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Massachusetts Opioid Overdose Rates And How They Have Changed

Opioid Overdoses are Declining in Massachusetts, Here’s Why

In 2018, deaths from opioid overdose decreased by 4% from the previous year.1 Since then, unfortunately, the statistics have not looked as promising. New drugs, such as fentanyl, are making drug use more dangerous, and statistics show this is a growing concern. Banyan’s rehab near Boston is taking a look at Massachusetts opioid overdose rates, how they have shifted over time, and the most effective ways of addressing these issues.

Fighting the Massachusetts Opioid Epidemic

In 2004, opioids overtook alcohol as the most abused substance in Massachusetts, with many people facing struggles with painkillers and heroin.2 The state has taken steps to fight the growing epidemic, increasing funding for treatment programs. Since 2015, state spending related to fighting opioid addiction has grown by almost $150 million.1 This includes steps such as:

  • Easing access to Narcan
  • Funding treatment services
  • Educational campaigns
  • New courses for proper prescribing methods for doctors
  • Size limits for prescriptions

These efforts have eased access to resources for heroin addiction treatment in Massachusetts, making it easier for addicts to get help in finding sobriety. With the added help of naloxone, aka Narcan, overdoses are being treated on the spot.

What Is Naloxone?

Naloxone is a drug that is utilized to quickly reverse an opioid overdose. As an opioid antagonist, it will bind to opioid receptors in the brain to effectively reverse the effects of substances like fentanyl, heroin, and morphine. It is typically used as a nasal spray or intravenously. It should be given as soon as someone is showing signs that they are overdosing on opioids. That being said, it is only meant to act as a temporary solution, bringing the person down from the life-threatening toxicity levels that they are suffering from.

The Rise of Fentanyl

Though statistics on the Massachusetts opioid epidemic are promising, they also show that fentanyl is becoming a bigger problem throughout the state. Since 2016, fentanyl has been responsible for more overdose deaths than other opioids, such as heroin. Many addicts are using fentanyl without knowing it – the drug is mixed into heroin, counterfeit prescription pills, and other opiates to reduce costs to illegal drug makers. Because fentanyl is dangerously potent, it can cause opioid overdose far faster and more severely than other opioids.

Is the Opioid Epidemic Increasing or Decreasing?

According to 2022 data from the state government, Massachusetts opioid overdose rates have increased by roughly 9% since 2016 and are 2.5% higher than in 2021.3 Of the 2,160 opioid deaths that occurred in 2022, 93% of results indicated the presence of fentanyl, 53% for cocaine, and 11% illustrated prescription opioid abuse.3 These statistics highlight the pervasive influence of potent substances like fentanyl and underscore the urgency of addressing this ongoing public health crisis.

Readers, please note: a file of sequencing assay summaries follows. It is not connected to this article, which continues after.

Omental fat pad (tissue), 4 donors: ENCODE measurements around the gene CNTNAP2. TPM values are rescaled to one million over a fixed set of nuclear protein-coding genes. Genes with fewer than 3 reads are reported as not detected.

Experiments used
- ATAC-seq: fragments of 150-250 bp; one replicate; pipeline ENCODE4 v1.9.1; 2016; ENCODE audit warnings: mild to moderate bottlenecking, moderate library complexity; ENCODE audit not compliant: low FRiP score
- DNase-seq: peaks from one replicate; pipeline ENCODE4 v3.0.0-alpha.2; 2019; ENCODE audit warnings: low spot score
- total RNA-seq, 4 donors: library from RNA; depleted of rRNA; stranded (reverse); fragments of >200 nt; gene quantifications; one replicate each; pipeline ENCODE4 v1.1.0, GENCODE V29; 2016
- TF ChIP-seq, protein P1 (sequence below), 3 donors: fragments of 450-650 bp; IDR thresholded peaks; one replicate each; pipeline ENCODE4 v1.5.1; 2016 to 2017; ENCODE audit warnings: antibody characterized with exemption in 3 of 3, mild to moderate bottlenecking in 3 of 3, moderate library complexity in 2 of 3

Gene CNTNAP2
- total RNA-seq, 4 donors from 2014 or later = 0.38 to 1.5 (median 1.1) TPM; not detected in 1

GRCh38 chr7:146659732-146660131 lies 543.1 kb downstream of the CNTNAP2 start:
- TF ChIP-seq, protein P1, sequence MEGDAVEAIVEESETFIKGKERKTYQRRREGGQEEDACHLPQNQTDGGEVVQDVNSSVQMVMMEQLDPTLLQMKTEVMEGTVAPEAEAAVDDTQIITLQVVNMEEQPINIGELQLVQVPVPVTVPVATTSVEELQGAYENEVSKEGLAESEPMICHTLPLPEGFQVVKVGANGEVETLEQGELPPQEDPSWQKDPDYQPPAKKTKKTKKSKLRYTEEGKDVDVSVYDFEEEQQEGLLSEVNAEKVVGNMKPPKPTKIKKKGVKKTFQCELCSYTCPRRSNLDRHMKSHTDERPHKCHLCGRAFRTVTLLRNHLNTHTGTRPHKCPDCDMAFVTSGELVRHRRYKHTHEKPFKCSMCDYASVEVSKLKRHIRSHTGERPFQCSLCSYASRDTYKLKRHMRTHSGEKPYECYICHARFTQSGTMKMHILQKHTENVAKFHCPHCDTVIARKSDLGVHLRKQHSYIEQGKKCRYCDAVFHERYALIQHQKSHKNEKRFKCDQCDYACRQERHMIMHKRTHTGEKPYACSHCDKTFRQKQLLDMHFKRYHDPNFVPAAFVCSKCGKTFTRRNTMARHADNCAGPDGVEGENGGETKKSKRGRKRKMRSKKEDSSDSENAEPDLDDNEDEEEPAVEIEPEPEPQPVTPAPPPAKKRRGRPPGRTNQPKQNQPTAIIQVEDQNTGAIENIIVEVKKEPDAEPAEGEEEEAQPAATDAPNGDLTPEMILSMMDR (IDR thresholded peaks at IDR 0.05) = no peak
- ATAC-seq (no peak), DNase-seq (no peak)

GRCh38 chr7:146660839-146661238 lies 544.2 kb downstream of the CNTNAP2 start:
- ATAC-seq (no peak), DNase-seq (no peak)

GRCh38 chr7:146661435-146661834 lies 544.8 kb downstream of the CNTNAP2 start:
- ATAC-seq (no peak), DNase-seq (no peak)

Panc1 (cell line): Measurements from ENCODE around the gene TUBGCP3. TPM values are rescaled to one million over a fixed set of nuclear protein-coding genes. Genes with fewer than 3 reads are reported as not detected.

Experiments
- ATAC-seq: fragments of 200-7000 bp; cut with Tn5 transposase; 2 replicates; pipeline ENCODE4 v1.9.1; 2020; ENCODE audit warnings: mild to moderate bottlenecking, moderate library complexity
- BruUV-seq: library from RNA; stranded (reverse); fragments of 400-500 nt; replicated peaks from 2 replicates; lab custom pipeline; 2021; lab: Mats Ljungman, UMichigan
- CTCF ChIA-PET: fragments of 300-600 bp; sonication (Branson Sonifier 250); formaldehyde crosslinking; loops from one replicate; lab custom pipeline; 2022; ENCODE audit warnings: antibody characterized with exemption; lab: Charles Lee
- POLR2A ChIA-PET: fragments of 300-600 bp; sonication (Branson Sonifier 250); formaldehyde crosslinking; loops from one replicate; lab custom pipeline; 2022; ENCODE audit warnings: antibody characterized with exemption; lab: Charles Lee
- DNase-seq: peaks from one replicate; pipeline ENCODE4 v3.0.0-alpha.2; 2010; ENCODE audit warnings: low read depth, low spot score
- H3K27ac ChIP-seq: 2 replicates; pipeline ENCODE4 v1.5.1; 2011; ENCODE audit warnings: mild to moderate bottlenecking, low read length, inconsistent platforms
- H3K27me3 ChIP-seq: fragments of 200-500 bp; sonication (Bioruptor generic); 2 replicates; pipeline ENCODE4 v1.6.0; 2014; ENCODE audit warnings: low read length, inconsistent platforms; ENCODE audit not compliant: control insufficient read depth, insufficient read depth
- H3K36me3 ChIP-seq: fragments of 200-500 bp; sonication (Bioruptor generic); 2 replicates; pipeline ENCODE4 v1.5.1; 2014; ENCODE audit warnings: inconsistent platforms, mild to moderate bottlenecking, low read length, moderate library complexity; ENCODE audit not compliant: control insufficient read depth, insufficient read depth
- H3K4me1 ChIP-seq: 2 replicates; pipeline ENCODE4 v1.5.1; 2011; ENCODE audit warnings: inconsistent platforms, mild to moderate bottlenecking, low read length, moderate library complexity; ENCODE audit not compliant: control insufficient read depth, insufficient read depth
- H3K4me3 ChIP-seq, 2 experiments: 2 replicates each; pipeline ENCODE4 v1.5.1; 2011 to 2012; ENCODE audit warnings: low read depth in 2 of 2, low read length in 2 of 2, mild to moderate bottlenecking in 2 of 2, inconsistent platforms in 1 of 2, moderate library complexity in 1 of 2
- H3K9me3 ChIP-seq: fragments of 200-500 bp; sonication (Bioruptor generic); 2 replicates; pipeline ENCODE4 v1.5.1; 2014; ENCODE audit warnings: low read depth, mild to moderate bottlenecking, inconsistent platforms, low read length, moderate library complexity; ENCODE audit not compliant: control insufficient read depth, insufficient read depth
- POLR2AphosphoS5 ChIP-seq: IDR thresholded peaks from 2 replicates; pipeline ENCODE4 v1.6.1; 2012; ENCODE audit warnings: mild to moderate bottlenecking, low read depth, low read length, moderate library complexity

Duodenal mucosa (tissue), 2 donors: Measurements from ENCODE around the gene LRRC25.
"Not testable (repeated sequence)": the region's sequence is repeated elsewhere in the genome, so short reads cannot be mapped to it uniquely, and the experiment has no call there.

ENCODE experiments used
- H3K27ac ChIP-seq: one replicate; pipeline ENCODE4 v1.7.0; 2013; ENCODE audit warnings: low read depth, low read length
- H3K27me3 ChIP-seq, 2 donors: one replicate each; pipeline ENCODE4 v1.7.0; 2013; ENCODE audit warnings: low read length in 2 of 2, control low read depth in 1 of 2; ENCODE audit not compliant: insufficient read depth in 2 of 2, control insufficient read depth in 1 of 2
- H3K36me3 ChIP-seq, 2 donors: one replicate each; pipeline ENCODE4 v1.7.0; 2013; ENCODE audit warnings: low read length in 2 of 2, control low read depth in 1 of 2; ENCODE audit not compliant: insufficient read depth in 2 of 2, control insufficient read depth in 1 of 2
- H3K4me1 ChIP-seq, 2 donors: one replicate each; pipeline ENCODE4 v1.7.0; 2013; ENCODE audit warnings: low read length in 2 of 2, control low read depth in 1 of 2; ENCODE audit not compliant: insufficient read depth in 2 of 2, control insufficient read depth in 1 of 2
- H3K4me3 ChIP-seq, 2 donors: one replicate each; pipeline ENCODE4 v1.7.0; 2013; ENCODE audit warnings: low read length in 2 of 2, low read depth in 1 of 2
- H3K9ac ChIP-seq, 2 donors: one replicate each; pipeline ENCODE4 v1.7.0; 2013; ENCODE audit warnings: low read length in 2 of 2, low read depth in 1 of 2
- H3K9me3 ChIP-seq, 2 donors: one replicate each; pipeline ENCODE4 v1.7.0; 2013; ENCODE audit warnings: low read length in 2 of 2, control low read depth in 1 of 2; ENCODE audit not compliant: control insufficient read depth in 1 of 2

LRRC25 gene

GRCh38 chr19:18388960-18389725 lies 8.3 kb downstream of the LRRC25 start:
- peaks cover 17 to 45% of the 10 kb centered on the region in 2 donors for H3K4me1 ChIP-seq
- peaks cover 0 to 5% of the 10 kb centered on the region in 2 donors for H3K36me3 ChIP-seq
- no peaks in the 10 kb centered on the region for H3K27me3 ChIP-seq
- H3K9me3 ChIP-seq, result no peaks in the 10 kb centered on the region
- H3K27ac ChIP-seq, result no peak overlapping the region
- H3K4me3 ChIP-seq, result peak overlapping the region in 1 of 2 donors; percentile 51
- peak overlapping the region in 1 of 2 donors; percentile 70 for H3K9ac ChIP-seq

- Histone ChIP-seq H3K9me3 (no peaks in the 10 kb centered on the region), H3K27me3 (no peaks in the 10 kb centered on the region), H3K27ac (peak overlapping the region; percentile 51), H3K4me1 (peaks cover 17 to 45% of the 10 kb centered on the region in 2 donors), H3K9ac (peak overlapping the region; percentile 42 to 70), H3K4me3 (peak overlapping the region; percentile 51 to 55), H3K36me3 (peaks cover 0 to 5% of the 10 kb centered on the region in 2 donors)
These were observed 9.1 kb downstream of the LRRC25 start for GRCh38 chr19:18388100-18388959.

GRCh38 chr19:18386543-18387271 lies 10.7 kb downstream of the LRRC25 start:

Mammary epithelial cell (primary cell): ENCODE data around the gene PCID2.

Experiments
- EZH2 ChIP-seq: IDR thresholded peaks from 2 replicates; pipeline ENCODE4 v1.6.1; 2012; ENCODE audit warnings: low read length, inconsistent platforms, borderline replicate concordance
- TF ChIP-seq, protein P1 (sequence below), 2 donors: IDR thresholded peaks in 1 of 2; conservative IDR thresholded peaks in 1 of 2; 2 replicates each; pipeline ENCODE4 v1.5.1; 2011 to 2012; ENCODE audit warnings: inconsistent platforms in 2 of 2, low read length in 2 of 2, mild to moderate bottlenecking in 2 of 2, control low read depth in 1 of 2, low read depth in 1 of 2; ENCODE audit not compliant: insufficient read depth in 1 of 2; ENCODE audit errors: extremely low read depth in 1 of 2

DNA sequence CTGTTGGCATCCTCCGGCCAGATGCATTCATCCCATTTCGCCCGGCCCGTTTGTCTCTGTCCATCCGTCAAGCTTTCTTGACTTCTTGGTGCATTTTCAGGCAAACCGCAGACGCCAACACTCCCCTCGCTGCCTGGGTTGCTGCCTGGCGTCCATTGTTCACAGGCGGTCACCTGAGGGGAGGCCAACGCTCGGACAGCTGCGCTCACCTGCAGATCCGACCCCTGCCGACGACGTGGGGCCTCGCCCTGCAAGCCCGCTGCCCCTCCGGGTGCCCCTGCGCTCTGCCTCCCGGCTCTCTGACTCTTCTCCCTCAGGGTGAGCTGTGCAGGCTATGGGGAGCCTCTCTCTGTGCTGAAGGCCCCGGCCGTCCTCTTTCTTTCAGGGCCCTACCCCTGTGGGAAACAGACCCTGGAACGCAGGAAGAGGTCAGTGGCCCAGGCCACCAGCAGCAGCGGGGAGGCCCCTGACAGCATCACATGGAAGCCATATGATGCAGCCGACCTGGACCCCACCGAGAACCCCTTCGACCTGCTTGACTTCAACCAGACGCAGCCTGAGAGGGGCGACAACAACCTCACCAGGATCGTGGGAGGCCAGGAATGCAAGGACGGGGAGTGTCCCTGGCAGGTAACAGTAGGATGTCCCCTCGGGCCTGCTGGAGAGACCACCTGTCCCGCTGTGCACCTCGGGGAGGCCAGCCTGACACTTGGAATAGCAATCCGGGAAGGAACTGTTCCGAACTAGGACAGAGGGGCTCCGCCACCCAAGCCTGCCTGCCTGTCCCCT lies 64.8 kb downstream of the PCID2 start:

What Are the Signs of Opioid Overdose?

An opioid overdose is a serious medical emergency that has to be treated right away. An individual's life may be saved if they can recognize the symptoms of an overdose.

Opioid overdose symptoms may include:

  • Slow or shallow breathing: A dramatic drop in breathing rate, frequently to the point where it becomes dangerously slow or shallow, is one of the most obvious symptoms of an opiate overdose.
  • Unresponsiveness: People who have overdosed may stop responding to stimuli or attempts to wake them up.
  • Bluish lips or fingernails: This coloring, called cyanosis, is brought on by a deficiency in blood oxygen and is unmistakably a sign of a medical emergency.
  • Pinpoint pupils: Even in dim light, an opioid overdose can cause the pupils of the eyes to contract to the size of tiny pinpricks.
  • Extreme lethargy or inability to stay awake: An opioid overdose victim may display significant drowsiness or an inability to stay awake.
  • Confusion or disorientation: They may appear disoriented or confused, struggle to comprehend or process information, or show indicators of mental fog.
  • Weak pulse: During an overdose, a weak or erratic pulse might be a sign of a dangerously low heart rate.

If you see any combination of these symptoms in a person who may have been exposed to opioids, it is imperative to seek immediate medical assistance by calling emergency services or transporting the person to the nearest hospital. Keep in mind that time is of the essence in these situations and that taking quick action can save lives.

The safest way to avoid the dangers of fentanyl is to find sobriety with the help of a detox, rehab, and intensive outpatient program. Our team at Banyan Treatment Centers Massachusetts can treat your opioid addiction.

Call 888-280-4763 today to speak with a representative from our Banyan rehab in Massachusetts and get started on achieving a healthier, drug-free tomorrow.


  1. Mass Live – Opioid overdose deaths in Massachusetts decline for second year
  2. Chapter 55 – The Massachusetts Opioid Epidemic
  3. The State of Massachusetts – Data Brief: Opioid‐Related Overdose Deaths among Massachusetts Residents

Related Reading

Common Prescription Opioids & Their Dangers

The Pervasive Dangers of Fentanyl Police Exposure

Alyssa, Director of Digital Marketing
Alyssa, Director of Digital Marketing
Alyssa is the National Director of Digital Marketing and is responsible for a multitude of integrated campaigns and events in the behavioral health and addictions field. All articles have been written by Alyssa and medically reviewed by our Chief Medical Officer, Dr. Darrin Mangiacarne.
Massachusetts Opioid Overdose Rates And How They Have Changed
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